Japan urged to cash military notes for H.K. holders.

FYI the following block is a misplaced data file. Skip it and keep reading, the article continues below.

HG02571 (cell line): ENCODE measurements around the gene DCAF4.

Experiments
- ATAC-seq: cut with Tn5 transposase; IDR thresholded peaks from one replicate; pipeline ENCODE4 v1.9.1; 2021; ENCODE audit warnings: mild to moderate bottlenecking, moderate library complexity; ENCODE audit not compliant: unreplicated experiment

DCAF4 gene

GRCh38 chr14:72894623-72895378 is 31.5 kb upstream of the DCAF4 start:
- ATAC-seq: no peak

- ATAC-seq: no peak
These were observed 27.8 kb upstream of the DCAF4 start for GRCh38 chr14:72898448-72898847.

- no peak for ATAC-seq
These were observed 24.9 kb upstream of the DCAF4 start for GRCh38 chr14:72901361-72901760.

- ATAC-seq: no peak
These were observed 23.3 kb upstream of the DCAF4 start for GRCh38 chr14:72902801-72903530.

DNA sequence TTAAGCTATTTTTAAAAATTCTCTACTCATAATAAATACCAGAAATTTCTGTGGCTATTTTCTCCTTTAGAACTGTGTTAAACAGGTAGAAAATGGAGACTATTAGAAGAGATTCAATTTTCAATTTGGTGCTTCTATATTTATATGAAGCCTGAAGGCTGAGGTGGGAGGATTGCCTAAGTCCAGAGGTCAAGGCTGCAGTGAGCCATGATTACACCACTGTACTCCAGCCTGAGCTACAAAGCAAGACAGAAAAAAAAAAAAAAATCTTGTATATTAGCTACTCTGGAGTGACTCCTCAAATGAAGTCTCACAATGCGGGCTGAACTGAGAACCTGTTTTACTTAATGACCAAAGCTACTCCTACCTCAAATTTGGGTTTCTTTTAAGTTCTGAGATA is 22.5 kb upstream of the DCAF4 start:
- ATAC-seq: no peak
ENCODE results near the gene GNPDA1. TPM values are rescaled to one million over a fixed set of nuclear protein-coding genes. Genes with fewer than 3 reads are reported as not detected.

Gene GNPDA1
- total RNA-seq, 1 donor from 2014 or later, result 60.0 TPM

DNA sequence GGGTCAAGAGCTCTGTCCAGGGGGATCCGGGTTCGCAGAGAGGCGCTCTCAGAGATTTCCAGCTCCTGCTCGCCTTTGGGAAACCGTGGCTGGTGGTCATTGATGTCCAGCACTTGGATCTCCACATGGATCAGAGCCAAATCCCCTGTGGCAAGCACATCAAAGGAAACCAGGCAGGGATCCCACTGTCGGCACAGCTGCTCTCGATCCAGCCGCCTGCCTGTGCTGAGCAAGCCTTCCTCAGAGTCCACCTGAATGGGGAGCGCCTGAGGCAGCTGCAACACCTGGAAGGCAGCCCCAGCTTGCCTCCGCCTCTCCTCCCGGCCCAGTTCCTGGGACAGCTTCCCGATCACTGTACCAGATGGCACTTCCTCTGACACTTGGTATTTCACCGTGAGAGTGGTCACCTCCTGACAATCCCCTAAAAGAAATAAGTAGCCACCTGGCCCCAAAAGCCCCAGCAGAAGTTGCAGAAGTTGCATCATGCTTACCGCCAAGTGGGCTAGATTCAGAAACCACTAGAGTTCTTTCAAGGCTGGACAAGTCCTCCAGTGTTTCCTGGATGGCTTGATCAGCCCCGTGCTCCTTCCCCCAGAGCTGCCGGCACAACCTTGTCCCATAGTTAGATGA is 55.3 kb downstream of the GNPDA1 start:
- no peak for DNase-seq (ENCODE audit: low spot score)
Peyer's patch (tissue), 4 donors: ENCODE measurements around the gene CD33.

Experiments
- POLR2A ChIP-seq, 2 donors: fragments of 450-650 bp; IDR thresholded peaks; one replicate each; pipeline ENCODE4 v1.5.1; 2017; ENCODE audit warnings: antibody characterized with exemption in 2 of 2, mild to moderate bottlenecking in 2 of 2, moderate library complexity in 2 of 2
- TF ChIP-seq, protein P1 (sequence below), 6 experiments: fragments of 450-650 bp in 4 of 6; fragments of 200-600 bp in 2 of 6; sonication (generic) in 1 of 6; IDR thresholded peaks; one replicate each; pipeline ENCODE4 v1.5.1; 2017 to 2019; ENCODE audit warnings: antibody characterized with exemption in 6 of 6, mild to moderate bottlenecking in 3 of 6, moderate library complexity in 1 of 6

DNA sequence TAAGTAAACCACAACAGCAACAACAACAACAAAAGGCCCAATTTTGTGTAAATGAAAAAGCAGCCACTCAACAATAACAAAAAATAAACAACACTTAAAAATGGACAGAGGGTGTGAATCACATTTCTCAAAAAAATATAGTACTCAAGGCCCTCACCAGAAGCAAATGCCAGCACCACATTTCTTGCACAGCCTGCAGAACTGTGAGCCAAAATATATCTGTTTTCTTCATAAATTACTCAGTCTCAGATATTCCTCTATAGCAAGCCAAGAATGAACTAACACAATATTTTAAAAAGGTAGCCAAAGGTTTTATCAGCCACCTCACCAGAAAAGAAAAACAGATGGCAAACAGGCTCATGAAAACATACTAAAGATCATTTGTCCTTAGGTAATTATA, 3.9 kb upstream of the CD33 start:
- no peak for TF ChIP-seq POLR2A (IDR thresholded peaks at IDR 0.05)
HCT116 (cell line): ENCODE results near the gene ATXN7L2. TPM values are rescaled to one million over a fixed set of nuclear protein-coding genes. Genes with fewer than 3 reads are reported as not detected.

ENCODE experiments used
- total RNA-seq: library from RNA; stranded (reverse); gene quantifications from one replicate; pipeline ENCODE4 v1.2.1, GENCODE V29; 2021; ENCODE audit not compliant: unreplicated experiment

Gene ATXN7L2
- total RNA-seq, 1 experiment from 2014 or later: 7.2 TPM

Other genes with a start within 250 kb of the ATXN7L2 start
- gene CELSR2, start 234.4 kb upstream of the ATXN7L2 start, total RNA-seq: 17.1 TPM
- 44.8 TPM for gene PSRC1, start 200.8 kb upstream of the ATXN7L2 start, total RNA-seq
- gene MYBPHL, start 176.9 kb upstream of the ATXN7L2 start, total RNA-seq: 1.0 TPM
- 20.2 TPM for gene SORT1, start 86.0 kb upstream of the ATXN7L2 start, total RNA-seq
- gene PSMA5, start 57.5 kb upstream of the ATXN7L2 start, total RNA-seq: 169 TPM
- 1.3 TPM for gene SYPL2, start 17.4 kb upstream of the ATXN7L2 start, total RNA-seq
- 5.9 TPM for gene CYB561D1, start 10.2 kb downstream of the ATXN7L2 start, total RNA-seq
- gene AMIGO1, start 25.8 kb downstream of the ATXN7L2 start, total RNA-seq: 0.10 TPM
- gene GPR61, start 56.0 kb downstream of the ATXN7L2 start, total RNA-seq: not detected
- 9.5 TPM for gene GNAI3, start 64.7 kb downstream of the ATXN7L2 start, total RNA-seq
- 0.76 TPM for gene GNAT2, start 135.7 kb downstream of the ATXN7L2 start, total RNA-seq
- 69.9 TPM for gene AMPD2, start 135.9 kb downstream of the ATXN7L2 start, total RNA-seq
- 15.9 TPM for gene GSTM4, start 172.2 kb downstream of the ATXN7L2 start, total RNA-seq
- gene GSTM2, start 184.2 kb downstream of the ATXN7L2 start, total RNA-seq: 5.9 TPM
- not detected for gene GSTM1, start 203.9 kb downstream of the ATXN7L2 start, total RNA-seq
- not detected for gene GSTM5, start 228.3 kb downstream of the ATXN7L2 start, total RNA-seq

A group of Hong Kong people urged Japan on Monday to honor hundreds of millions of Japanese military notes held by more than 3,500 Hong Kong families for more than half a century. "This is a question of bearing the currency liability. The Japanese government must not pretend that it does not to know about that," the group seeking conversion of the Japanese military notes said in an appeal to Japanese Prime Minister Keizo Obuchi. The families are asking the Japanese government to cash the 540 million military yen notes issued during the Japanese occupation in World War II for 11 billion H.K. dollars (about 14.2 million U.S. dollars). Hong Kong people were forced to hand out their local and foreign currencies, gold, jewelry and other kinds of property for the military notes at a rate of 2 to 4 H.K. dollars for 1 military yen, which became the only legal tender occupation of the then British colony by the Japanese military. Whoever disobeyed the order was executed, the group said. A spokesman for the families, Ng Yat-hing, told a press conference the Japanese government did not offer an opportunity for them to convert the military notes back to Hong Kong dollars when the Japanese army surrendered and left in 1945. This was despite the Japanese government stating it had a huge reserve to back the military notes at the time of issuance and that each note bore the wording "face-value guaranteed" and carried no expiry date, Ng said. "This is about cashing (the military notes), not compensation," said Ng, who is also chairman of the Hong Kong Reparation Association. He accused Tokyo of trying to mislead the public by claiming they are asking for compensation. "That is unfair to us," Ng said. Many of the families are destitute and have to depend on government handouts for survival as they were forced to change all their money into military notes, Ng said. "I hope the Japanese government will not be so shameless as to try to drag on the case until these old people pass away," said Ip Kwok-him, a supporter of the group and a former Hong Kong legislator. The group also accused the Japanese government of using double standard in dealing with those from Hong Kong and Taiwan. Ng said the Japanese government has paid back claims made by many Taiwanese while ignoring the requests by Hong Kong citizens. In their appeal to the Japanese prime minister, which will be sent to the Japanese consulate in the territory Thursday, the affected families called on the Obuchi administration to be a credible government, be courageous and bear the burden of honoring the military currency. The Tokyo District Court, after hearing the families' case for six years, is expected to decide June 17 whether the Japanese government must cash the military notes. The families would appeal to higher courts if they lose their case this time, Ng said.